Sulfate-reducing microorganisms (SRM) are key players in global sulfur and carbon cycles, especially in anoxic marine sediments. They are critical in anaerobic food webs because they consume fermentation products like volatile fatty acids (VFAs) and/or hydrogen produced from other microbes that degrade organic matter. Apart from this, the interplay between SRM and other coexisting microorganisms is poorly understood. A recent study by Liang et al. provides intriguing new insights about how the activity of SRM influence microbial communities. Using an elegant combination of microcosm experiments, community ecology, genomics, and in vitro studies, they provide evidence that SRM are central in ecological networks and community assembly, and interestingly, that the control of pH by SRM activity has a substantial impact on other key bacteria, like members of the Marinilabiliales (Bacteroidota). This work has important implications for understanding how marine sediment microbes function together to provide important ecosystem services like recycling organic matter.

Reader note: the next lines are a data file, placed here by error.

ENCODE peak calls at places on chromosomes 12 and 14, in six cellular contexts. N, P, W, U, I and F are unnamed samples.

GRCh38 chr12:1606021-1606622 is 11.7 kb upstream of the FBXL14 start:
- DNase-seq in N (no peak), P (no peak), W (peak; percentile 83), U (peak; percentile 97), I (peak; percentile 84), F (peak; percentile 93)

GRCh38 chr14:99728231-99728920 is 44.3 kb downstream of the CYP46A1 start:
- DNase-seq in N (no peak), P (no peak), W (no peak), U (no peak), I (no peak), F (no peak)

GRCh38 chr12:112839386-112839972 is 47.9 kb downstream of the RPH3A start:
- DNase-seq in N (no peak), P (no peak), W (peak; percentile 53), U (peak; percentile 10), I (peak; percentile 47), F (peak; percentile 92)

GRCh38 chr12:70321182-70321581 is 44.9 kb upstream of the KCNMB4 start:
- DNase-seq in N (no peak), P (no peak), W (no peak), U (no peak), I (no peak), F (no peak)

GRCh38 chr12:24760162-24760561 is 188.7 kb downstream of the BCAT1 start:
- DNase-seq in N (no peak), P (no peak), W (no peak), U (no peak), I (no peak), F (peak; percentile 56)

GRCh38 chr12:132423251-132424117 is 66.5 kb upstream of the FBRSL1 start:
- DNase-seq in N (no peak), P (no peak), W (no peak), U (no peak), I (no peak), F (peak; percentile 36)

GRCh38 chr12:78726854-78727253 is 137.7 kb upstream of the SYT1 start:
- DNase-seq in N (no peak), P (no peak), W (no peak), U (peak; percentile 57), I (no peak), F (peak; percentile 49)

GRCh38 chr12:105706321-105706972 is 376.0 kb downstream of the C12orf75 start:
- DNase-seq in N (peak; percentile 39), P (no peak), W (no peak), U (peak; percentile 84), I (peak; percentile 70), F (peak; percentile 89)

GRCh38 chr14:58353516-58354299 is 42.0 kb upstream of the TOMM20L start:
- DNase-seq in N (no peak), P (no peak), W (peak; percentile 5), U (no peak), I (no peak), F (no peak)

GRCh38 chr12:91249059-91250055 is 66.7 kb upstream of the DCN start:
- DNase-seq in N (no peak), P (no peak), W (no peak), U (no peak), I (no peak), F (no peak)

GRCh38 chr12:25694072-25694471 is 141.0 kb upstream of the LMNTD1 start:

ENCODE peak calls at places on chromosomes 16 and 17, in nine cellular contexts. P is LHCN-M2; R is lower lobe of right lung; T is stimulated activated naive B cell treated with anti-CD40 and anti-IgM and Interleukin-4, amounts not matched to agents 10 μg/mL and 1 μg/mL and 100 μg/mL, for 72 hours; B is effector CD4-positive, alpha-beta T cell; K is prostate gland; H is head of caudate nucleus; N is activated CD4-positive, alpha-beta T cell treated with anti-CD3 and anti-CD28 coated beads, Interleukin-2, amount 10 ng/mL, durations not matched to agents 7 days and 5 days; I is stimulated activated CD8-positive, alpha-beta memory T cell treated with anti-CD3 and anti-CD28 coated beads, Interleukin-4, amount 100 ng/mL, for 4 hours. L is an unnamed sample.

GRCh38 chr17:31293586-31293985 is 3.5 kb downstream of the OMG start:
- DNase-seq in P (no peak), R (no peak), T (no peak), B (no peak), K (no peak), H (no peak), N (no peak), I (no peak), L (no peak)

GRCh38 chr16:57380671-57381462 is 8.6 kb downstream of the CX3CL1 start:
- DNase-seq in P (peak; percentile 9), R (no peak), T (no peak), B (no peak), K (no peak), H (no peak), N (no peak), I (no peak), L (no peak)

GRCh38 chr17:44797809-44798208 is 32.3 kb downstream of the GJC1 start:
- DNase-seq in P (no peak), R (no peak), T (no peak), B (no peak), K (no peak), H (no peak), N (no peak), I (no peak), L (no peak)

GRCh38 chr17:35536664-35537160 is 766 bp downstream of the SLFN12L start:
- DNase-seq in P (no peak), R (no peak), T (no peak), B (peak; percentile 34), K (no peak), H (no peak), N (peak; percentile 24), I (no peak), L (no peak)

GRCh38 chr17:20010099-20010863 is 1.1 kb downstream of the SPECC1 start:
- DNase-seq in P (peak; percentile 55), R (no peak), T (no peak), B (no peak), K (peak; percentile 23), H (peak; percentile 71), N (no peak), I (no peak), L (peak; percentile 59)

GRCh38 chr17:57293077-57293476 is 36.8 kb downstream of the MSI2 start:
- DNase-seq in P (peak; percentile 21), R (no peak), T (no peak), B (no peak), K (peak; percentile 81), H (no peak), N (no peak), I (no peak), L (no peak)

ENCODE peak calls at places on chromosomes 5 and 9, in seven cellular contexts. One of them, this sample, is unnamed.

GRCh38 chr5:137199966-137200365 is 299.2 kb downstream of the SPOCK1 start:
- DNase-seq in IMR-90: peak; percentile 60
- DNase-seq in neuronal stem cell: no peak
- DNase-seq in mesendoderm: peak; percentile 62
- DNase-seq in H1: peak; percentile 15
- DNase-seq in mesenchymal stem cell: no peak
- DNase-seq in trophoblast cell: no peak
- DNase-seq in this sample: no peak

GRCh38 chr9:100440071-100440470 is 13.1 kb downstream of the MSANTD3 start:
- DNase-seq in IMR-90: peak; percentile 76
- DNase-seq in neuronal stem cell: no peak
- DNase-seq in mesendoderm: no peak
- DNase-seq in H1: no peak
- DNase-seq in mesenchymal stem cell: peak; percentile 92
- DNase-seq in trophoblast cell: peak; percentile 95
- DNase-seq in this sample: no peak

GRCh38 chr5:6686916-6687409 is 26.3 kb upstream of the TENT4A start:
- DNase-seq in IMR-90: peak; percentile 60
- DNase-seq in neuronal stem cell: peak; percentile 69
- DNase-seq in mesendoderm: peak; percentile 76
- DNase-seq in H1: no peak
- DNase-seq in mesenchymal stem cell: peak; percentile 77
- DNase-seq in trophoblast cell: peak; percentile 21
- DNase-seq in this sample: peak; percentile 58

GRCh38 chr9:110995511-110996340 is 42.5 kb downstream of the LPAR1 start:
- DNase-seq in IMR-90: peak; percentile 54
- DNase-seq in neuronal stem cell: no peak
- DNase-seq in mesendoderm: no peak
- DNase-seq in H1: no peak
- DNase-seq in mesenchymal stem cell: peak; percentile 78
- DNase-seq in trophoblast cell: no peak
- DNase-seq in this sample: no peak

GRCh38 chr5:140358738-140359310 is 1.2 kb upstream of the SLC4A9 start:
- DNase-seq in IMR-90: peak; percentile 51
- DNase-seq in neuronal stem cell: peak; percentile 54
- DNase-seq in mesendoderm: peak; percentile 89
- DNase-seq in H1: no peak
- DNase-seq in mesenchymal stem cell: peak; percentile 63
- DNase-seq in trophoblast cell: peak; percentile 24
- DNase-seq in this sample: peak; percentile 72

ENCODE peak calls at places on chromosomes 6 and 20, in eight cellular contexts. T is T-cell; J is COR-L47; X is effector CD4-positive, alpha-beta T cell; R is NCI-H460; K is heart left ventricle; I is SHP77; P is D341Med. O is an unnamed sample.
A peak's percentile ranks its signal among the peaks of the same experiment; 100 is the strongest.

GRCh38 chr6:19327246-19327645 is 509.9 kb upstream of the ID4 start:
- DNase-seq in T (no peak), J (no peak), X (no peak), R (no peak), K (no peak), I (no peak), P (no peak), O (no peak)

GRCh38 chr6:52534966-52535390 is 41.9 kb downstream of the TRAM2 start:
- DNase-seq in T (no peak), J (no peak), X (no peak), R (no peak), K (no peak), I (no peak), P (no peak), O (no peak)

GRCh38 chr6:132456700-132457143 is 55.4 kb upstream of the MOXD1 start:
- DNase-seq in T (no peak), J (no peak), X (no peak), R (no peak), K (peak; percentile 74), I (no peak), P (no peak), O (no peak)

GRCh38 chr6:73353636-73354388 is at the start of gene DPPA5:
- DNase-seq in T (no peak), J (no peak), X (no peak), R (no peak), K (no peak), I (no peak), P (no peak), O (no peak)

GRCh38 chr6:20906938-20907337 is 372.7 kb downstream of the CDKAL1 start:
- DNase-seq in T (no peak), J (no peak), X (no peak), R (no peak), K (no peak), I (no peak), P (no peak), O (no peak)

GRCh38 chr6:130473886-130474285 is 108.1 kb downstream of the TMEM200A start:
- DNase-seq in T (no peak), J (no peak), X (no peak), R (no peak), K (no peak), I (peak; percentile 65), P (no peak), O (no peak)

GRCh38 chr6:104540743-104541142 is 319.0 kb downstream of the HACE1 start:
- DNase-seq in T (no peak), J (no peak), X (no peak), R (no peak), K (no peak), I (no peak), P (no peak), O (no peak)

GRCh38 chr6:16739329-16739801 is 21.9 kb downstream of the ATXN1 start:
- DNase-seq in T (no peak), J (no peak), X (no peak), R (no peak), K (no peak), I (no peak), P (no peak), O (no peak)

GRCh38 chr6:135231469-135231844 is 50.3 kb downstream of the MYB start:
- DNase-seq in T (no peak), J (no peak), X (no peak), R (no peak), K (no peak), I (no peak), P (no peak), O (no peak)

- marine sediments
- ecological networks